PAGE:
7. Ant-Sized Radios for Internet of Things Communication

Engineers at Stanford University and the University of California at Berkeley have developed tiny radios that could serve as controllers for Internet of Things devices in the future. The devices draw their power directly from incoming radio signals, meaning they can last much longer than ordinary, battery-powered devices. The radios, which are the size of ants and use no external power source, could help connected devices in remote areas or energy-sensitive settings wirelessly transmit data to one another.

8. Using Data to Fight Veteran Unemployment

The unemployment rate for veterans exceeds the rate of the economy at large by around 30 percent. To help close the gap, former U.S. Chief Technology Officer Aneesh Chopra and a coalition of other technologists and public and private sector organizations have launched Veterans’ Talent, a data and visualization resource on veteran unemployment. The coalition integrated data on job-seeking veterans and veteran-friendly employers from online sources such as Monster.com and LinkedIn, in hopes of encouraging developers and the public to explore some of the skills mismatches that give rise to veteran unemployment. The site features an interactive map that can contrast veteran locations and employer locations.

9. UK to Get Centralized Horse Database

In the wake of the 2013 horse meat scandal, the UK plans to establish a new central equine database to support a “horse passport” system for horses moving in and out of the country. The database will help the Department for Environment, Food, and Rural Affairs trace the spread of any diseases among the horse population and identify fraudulent activity. The country’s previous system shut down in 2012 following funding cuts. The new system will help the UK comply with increasingly strict EU regulations around equine identification.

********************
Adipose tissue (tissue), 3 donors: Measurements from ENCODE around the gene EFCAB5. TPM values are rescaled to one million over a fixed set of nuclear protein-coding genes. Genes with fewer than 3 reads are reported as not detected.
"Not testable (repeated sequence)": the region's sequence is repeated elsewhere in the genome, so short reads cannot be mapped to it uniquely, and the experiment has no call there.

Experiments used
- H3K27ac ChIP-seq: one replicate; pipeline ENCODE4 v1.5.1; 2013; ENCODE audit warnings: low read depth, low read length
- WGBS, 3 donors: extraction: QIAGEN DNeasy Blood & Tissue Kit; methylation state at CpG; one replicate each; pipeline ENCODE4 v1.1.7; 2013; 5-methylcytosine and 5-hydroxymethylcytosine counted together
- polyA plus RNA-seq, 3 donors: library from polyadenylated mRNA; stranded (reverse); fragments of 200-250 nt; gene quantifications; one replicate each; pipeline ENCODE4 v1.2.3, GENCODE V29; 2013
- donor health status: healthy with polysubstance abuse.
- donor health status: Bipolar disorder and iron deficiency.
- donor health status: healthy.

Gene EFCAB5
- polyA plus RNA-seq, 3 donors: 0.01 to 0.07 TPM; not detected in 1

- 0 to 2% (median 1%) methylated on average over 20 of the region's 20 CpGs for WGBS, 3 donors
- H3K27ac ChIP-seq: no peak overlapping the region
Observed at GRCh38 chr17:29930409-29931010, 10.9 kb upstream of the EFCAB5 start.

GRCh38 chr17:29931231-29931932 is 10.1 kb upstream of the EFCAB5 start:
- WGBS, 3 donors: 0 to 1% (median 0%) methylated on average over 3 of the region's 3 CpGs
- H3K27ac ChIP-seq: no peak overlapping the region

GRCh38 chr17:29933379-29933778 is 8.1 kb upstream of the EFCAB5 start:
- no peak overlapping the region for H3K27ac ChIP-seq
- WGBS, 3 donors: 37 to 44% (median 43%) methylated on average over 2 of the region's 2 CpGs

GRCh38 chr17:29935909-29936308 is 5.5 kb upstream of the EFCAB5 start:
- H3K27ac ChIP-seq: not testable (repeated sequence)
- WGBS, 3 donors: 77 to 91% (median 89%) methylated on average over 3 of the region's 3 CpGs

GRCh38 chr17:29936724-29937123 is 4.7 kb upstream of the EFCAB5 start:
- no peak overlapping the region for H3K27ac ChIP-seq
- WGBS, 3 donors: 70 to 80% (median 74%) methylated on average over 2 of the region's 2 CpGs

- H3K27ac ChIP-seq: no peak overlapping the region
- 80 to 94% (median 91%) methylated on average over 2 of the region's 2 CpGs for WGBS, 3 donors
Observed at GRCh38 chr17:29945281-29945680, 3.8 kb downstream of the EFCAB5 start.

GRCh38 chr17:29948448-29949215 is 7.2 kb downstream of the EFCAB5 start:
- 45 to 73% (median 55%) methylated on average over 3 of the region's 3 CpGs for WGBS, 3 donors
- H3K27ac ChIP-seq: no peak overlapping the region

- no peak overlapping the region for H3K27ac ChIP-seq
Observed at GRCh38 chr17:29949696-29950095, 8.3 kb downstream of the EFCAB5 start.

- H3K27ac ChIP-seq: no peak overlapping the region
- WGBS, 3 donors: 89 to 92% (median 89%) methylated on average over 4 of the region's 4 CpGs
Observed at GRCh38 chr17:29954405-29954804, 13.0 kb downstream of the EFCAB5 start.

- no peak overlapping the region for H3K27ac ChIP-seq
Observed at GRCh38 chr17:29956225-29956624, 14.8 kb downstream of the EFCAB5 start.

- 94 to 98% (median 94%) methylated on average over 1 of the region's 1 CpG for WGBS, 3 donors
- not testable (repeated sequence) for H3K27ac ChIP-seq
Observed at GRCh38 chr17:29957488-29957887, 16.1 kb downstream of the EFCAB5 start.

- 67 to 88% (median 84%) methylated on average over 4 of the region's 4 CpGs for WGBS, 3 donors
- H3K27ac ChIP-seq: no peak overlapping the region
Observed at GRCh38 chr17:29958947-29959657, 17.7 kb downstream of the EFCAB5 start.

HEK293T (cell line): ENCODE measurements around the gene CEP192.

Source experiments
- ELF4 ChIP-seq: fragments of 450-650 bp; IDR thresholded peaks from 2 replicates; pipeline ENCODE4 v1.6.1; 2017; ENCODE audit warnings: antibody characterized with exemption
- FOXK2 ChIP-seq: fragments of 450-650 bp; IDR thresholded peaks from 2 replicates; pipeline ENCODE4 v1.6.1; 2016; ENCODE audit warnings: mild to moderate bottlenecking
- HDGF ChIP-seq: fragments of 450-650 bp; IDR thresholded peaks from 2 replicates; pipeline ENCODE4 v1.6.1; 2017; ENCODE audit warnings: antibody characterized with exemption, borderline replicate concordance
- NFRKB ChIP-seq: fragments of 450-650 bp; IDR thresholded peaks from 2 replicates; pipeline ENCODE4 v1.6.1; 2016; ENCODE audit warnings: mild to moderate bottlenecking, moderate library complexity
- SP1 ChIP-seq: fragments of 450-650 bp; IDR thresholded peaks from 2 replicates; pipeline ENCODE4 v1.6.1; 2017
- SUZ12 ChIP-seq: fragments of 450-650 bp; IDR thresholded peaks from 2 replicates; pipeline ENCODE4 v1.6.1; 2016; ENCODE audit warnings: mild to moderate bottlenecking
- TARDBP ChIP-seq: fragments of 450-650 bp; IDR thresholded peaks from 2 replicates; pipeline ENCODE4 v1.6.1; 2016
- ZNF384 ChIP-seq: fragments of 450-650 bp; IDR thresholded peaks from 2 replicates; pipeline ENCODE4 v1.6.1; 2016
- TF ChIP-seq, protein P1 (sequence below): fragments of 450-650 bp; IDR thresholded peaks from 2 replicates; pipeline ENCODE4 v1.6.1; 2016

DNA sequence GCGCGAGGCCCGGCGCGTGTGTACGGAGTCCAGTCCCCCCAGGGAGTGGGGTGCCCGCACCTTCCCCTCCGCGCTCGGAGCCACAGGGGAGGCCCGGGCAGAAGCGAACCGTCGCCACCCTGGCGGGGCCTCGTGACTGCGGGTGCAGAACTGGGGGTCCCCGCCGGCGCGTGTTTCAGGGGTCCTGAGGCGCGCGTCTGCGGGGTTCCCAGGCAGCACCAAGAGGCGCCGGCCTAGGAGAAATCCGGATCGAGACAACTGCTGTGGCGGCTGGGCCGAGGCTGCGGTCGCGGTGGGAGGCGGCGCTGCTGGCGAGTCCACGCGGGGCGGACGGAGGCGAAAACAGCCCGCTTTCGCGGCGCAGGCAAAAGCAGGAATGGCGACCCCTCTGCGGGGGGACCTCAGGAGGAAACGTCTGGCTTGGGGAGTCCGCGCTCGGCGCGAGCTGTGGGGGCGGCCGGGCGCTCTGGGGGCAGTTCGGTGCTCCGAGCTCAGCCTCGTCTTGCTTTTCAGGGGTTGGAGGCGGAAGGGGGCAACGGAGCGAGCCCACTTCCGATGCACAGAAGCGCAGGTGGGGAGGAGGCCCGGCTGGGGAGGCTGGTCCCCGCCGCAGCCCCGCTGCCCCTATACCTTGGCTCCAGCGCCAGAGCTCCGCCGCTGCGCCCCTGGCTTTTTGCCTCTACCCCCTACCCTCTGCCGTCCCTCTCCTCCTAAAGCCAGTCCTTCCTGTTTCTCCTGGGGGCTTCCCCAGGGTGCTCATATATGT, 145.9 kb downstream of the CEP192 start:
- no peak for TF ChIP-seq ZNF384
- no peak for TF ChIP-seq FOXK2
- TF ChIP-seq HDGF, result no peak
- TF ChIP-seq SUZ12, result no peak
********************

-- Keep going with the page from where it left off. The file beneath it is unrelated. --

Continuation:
10. Circuit Building Technique Could Save Power for Internet of Things Devices

Charlottesville, VA-based startup Psikick hopes it can reduce Internet of Things devices’ dependence on battery power with an advanced circuit design technique called subthreshold processing. The technique makes use of the tiny amounts of current that continue to flow when a circuit is nominally “off” to produce useful work. Circuits capable of subthreshold processing could be used to power electrocardiograms, wireless sensing applications, and other low-power applications. Such circuits can be customized to draw power from harvested energy sources such as vibration, solar, or even ambient heat, meaning that devices using them would not need to use replaceable batteries or be plugged into an electrical outlet.

 

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About the Author

Travis Korte is a research analyst at the Center for Data Innovation specializing in data science applications and open data. He has a background in journalism, computer science and statistics. Prior to joining the Center for Data Innovation, he launched the Science vertical of The Huffington Post and served as its Associate Editor, covering a wide range of science and technology topics. He has worked on data science projects with HuffPost and other organizations. Before this, he graduated with highest honors from the University of California, Berkeley, having studied critical theory and completed coursework in computer science and economics. His research interests are in computational social science and using data to engage with complex social systems. You can follow him on Twitter @traviskorte.